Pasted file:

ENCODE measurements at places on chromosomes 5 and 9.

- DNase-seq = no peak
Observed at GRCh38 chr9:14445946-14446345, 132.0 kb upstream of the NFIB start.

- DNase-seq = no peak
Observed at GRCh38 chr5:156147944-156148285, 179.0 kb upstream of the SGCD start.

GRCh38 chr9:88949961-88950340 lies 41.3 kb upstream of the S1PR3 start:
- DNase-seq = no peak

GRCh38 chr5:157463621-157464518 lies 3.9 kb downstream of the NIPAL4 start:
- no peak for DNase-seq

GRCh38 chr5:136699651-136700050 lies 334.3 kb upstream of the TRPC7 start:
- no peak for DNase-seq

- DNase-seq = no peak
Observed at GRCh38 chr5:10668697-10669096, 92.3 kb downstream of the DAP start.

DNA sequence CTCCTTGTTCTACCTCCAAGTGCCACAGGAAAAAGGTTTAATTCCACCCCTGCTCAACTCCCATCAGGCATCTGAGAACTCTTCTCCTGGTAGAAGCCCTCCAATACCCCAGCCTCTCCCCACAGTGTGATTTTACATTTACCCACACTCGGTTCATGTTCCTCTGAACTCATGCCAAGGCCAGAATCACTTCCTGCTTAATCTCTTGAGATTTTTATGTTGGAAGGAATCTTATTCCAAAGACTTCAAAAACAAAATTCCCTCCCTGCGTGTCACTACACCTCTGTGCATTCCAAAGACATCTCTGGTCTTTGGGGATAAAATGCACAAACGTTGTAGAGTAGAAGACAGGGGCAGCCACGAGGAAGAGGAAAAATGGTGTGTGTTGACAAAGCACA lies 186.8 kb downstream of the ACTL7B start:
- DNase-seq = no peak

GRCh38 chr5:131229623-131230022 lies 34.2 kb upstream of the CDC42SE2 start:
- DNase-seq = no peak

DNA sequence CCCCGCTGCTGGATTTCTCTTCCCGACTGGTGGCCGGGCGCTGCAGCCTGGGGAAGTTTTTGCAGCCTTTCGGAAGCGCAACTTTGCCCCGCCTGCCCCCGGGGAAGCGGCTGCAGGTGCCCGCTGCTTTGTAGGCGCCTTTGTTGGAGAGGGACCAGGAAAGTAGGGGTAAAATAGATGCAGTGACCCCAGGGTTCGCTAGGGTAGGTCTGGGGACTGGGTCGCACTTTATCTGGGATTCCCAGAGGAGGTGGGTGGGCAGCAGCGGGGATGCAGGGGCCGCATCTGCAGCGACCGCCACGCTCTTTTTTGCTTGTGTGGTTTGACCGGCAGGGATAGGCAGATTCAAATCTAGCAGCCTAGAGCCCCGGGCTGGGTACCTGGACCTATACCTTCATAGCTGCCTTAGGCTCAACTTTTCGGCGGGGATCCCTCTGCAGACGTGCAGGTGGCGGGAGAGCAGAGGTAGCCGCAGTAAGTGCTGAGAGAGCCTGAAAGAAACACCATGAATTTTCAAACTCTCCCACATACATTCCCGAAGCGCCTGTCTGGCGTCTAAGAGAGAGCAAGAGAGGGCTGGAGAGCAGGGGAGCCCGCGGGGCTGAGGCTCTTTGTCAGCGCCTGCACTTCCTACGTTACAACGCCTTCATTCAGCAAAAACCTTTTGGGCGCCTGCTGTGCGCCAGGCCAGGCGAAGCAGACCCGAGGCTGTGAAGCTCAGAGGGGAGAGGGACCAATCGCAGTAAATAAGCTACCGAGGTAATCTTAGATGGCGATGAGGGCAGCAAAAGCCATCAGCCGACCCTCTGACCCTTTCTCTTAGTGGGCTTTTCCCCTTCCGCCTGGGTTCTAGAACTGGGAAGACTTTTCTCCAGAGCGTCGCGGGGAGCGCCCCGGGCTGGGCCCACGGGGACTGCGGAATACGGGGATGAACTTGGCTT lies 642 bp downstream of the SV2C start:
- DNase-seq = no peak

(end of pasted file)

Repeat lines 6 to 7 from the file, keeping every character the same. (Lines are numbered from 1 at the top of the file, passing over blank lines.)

GRCh38 chr9:88949961-88950340 lies 41.3 kb upstream of the S1PR3 start:
- DNase-seq = no peak